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Whanau Ora, who gains?

Written By: - Date published: 12:00 pm, February 15th, 2010 - 30 comments
Categories: maori party, national, welfare - Tags:

Whanau Ora is a terrible idea. It is the beginning of the privatisation of social services, wrapped in a cloak of Maori-centred solutions for Maori.

The Maori Party and the National Party can’t agree over (among many things) whether Whanau Ora will be open to all or just for Maori but the reality is that it shouldn’t go ahead at all.

It’s not often I would quote Michael Lhaws but he’s got it right this time: “Whanau Ora is just craziness. Devolution to inadequate and incompetent ethnic organisations has not worked before it will not work tomorrow either.”

No-one seems to know quite what the private organisations will be doing in Whanau Ora, apart from clipping the ticket.

This looks like a recipe for a layer of amatuerish, inconsistent private bureaucracy between social services departments and the people who need their assistance. No one seems to have any evidence that this will lead to better outcomes for Maori families in need.

What we do know is it will end up lining the pockets of the Maori Party’s mates in the Maori elite. No wonder John Key is so keen to extend the model to all New Zealanders.

30 comments on “Whanau Ora, who gains? ”

  1. Lanthanide 1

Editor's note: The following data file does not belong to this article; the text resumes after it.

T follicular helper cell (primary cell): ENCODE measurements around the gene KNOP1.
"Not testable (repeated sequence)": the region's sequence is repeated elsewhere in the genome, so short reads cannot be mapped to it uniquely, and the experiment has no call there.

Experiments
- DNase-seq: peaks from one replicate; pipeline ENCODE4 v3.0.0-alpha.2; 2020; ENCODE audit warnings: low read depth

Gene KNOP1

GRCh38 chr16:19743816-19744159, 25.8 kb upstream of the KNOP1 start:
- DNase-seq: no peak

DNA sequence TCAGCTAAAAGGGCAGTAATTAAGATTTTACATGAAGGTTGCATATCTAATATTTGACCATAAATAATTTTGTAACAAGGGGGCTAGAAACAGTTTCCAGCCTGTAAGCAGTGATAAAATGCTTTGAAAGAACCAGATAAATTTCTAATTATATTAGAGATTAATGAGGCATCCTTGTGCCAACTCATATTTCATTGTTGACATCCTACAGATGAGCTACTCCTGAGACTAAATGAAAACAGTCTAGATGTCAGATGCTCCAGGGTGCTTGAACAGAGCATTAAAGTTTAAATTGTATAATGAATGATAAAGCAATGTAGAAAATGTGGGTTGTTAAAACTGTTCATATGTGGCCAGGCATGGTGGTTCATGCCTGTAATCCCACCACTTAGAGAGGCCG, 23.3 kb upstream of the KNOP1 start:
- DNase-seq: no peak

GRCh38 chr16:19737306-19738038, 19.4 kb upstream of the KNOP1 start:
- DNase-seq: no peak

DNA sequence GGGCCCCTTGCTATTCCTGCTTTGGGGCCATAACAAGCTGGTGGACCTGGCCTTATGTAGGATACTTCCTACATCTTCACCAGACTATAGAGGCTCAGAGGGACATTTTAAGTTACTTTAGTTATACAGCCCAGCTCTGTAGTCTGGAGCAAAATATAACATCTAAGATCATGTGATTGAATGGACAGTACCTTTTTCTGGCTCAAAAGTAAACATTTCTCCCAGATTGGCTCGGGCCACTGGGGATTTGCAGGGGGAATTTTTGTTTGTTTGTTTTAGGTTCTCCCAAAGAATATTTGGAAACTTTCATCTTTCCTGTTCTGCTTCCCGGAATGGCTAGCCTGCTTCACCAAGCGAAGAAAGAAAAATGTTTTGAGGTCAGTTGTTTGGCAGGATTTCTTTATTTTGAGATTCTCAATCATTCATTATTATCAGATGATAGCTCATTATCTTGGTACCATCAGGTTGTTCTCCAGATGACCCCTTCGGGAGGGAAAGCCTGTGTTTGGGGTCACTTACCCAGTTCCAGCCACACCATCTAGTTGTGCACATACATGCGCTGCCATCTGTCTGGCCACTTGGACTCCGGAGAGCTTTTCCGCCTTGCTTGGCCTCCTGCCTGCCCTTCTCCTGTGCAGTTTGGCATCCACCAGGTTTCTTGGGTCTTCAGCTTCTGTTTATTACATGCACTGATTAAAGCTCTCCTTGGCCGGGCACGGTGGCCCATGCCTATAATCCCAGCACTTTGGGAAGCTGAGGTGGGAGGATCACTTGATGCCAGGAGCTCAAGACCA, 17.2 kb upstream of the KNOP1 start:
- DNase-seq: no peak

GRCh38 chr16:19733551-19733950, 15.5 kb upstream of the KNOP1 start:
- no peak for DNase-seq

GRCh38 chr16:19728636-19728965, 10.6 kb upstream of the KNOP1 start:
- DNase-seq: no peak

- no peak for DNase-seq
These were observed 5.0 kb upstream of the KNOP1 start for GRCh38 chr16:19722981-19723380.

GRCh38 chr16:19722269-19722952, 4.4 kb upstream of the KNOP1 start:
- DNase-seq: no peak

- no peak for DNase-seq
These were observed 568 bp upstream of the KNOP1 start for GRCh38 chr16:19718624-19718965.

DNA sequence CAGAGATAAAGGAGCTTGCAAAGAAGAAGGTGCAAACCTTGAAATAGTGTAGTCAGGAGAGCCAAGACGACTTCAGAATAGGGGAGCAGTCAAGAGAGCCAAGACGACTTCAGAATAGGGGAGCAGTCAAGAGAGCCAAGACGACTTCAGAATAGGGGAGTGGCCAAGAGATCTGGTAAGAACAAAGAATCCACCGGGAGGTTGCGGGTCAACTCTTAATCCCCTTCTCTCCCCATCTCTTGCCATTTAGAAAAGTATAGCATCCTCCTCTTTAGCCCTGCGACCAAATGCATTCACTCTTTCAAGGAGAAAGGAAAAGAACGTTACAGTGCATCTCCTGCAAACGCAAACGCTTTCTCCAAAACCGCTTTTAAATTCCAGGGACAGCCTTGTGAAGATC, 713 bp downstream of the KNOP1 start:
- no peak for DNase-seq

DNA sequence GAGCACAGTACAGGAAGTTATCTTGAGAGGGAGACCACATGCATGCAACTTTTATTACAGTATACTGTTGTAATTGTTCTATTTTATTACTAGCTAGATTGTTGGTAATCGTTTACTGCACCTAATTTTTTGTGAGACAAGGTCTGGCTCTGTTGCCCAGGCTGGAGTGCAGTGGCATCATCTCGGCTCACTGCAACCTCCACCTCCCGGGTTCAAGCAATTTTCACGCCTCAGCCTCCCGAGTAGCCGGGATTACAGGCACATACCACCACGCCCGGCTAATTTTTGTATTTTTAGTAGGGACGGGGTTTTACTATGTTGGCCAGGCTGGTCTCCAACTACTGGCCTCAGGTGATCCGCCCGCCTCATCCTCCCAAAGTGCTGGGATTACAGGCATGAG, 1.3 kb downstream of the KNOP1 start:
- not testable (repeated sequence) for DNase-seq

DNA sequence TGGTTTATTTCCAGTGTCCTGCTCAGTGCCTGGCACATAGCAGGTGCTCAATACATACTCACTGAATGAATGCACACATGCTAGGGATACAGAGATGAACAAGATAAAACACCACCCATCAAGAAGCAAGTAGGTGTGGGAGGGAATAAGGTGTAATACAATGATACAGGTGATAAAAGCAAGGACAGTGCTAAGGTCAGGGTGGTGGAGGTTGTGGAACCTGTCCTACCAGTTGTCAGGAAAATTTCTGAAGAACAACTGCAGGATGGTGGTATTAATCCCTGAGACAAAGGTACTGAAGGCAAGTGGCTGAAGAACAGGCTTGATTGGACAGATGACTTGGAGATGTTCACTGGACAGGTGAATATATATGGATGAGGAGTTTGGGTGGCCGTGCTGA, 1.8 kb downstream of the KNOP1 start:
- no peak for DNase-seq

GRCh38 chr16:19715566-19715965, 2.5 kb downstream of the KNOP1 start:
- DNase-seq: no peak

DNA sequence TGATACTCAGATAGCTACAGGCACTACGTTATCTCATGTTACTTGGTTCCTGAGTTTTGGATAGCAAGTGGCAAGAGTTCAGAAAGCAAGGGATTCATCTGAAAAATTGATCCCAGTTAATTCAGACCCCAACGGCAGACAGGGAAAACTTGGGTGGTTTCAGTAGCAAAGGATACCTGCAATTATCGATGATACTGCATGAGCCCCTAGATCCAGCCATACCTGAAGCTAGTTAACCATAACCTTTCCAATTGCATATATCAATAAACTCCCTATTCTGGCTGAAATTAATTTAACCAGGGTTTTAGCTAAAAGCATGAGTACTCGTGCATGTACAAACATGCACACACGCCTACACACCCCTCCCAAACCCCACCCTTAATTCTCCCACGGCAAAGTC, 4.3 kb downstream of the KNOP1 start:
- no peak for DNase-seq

I get the impression that the idea is to make it up as they go along, and hope that it’ll somehow work out better for Maori than the status quo did.

    It is possible that it will work out better, but I think any improvement won’t be worth the cost. It also gives the Maori Party a foot in the door to re-election amongst their constituency (“we will save our programme from National and Labour governments, so vote for us!”), much like National had to promise it wouldn’t gut WFF.

  2. Tigger 2

    My question is, if it is Maori-for Maori then who gets to define what ‘Maori’ is?

  3. Bored 3

    Its very obvious to me that the agenda of the Maori party is one and the same as the NACTs, it is the creation and retention of privilege for their respective elites at the expense of the rank and file, both pakeha and Maori (or anybody else for that matter not born to class and title).

  4. felix 4

    Pretty sure they used this to make that graphic.

    • Tiger Mountain 4.1

      well spotted, ‘going forward’ Felix, the Whanau Ora graphic is mindbendingly meaningless but does a good job of covering up the real graphic underneath.

  5. ghostwhowalksnz 5

    Well, we know that the ‘whanu ora’ will be doing stomach stapling for Maori come what may.
    If they decide thats their number one priority no one else can change it

  6. Pete 6

    Isn’t this what they are trying to do (sort of):

    The only difference I can see is that Tariana wants to focus solely on the Maori Constituency.